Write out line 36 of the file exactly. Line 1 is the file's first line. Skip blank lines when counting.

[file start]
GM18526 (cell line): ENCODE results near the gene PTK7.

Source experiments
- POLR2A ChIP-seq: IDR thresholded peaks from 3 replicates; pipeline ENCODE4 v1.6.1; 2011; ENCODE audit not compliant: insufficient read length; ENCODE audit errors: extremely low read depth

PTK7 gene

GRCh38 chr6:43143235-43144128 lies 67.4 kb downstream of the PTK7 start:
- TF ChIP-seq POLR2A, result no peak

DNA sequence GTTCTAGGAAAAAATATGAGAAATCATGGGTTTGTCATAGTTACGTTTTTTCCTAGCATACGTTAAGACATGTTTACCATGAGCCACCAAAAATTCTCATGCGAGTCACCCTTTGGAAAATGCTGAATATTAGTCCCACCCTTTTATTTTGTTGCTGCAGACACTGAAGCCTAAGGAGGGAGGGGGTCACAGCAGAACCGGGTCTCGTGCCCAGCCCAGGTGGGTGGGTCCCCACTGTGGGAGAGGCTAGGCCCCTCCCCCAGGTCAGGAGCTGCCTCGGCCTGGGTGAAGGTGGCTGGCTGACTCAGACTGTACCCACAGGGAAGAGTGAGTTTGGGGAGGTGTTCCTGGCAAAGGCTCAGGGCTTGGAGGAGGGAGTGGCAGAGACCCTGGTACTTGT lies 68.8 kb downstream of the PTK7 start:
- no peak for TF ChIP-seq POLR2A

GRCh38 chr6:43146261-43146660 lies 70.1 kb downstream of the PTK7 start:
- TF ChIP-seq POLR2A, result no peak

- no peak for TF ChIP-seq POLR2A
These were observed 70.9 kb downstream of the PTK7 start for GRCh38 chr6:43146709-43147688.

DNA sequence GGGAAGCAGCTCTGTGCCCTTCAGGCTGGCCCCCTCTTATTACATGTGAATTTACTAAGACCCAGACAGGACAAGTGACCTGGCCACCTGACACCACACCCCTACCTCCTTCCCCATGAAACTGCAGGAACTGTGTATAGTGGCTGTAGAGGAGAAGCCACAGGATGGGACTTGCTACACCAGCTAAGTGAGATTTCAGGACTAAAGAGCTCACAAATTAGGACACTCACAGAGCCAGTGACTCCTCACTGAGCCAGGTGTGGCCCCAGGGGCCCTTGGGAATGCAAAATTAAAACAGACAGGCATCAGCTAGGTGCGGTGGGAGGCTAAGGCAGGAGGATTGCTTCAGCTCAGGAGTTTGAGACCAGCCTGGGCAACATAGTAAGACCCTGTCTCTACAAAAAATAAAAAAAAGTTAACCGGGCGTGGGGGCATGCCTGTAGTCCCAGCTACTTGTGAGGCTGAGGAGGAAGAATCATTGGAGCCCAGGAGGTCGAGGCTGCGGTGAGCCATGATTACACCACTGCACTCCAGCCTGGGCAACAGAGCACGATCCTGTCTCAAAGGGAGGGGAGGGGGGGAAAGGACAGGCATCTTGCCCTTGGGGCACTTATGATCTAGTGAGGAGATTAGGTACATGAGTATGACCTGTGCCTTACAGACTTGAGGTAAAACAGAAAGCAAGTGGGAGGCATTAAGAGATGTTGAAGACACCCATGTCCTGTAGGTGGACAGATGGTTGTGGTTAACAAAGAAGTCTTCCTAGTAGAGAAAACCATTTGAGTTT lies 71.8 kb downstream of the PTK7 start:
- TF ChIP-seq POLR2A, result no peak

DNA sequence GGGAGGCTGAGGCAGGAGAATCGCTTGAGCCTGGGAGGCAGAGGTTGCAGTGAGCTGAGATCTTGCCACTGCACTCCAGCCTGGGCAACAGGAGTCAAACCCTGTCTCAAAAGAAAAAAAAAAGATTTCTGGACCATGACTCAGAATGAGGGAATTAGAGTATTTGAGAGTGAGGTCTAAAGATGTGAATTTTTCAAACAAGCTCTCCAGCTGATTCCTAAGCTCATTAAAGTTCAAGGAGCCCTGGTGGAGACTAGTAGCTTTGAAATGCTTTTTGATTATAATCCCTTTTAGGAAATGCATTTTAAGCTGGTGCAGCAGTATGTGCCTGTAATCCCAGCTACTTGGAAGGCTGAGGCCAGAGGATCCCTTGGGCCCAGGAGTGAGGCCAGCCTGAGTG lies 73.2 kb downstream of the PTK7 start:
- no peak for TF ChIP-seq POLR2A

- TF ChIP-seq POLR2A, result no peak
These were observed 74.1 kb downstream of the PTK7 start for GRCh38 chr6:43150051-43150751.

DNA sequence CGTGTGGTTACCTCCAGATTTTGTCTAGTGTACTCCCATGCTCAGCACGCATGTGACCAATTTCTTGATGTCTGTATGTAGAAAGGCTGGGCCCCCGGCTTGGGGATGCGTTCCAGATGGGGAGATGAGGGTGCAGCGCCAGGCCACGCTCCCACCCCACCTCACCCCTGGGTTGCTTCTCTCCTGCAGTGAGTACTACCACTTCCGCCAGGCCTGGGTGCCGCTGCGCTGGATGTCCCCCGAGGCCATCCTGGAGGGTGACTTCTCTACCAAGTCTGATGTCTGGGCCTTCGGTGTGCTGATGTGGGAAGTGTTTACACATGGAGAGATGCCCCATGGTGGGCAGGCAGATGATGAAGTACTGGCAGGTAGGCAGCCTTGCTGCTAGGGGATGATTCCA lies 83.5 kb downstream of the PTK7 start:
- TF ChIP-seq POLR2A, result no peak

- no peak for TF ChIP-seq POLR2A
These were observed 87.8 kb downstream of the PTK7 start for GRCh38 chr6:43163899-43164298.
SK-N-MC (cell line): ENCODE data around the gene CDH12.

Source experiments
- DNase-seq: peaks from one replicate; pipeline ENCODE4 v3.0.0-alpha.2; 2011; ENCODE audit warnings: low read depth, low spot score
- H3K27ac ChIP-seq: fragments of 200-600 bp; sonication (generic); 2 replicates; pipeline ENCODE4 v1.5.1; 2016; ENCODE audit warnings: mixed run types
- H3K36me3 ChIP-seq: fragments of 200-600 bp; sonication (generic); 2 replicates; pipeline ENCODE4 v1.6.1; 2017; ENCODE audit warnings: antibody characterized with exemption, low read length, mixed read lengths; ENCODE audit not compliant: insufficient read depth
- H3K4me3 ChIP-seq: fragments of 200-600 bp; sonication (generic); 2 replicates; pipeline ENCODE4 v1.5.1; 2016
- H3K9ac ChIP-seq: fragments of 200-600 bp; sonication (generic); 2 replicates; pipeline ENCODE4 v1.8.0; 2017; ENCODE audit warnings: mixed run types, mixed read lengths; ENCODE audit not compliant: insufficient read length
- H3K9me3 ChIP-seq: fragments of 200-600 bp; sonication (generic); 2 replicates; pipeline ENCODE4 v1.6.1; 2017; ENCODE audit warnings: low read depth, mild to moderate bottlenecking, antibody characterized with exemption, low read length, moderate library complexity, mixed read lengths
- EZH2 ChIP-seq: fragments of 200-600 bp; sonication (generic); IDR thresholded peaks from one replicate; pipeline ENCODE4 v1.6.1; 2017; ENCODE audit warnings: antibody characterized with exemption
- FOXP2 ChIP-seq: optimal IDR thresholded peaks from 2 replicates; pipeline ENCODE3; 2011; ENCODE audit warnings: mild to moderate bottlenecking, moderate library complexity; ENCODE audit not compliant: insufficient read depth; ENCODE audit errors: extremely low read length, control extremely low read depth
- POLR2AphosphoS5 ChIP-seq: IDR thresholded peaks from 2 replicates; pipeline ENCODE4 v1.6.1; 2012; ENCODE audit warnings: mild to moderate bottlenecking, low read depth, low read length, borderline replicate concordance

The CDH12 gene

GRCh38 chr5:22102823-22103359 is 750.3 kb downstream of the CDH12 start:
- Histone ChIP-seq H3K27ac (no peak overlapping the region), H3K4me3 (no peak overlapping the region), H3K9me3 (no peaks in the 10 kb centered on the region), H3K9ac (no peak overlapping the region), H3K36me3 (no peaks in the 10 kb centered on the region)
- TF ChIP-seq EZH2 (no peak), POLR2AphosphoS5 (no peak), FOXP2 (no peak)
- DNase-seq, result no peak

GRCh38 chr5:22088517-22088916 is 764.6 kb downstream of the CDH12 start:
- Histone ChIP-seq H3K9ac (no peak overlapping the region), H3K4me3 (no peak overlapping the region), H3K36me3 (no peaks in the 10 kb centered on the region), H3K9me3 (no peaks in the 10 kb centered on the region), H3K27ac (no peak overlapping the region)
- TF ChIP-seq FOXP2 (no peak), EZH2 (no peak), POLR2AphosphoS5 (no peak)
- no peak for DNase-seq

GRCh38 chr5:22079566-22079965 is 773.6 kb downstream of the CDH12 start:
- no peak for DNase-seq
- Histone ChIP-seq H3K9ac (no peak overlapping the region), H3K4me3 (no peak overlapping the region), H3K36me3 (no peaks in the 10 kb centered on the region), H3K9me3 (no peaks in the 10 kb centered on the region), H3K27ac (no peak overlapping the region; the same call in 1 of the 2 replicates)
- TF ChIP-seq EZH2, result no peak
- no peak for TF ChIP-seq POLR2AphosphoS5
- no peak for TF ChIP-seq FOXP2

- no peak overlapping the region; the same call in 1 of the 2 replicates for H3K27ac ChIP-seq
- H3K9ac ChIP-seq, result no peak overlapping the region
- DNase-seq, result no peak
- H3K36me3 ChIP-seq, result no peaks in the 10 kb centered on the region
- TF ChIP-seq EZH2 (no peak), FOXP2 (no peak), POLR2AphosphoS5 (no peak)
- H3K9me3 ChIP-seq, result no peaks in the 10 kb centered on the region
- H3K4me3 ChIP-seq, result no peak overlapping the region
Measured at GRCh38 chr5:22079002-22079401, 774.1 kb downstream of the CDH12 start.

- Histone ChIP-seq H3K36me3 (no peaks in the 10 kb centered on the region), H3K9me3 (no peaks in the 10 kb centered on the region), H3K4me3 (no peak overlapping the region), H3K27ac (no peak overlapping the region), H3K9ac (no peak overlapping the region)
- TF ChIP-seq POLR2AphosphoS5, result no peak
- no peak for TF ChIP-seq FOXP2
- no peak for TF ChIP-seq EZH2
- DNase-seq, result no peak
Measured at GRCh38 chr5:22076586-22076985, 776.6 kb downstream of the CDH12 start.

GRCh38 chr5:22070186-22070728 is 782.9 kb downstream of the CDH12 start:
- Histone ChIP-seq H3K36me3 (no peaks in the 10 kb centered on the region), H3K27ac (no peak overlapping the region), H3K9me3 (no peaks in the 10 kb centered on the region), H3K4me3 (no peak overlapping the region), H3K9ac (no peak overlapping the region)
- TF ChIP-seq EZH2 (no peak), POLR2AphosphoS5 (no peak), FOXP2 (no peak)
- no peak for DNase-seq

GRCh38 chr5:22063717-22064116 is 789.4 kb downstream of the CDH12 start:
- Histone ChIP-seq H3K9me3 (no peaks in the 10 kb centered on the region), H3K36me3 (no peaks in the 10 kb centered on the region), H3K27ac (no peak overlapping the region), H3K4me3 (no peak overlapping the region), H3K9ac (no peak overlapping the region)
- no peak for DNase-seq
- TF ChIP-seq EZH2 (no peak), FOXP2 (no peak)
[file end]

- Histone ChIP-seq H3K27ac (no peak overlapping the region), H3K4me3 (no peak overlapping the region), H3K9me3 (no peaks in the 10 kb centered on the region), H3K9ac (no peak overlapping the region), H3K36me3 (no peaks in the 10 kb centered on the region)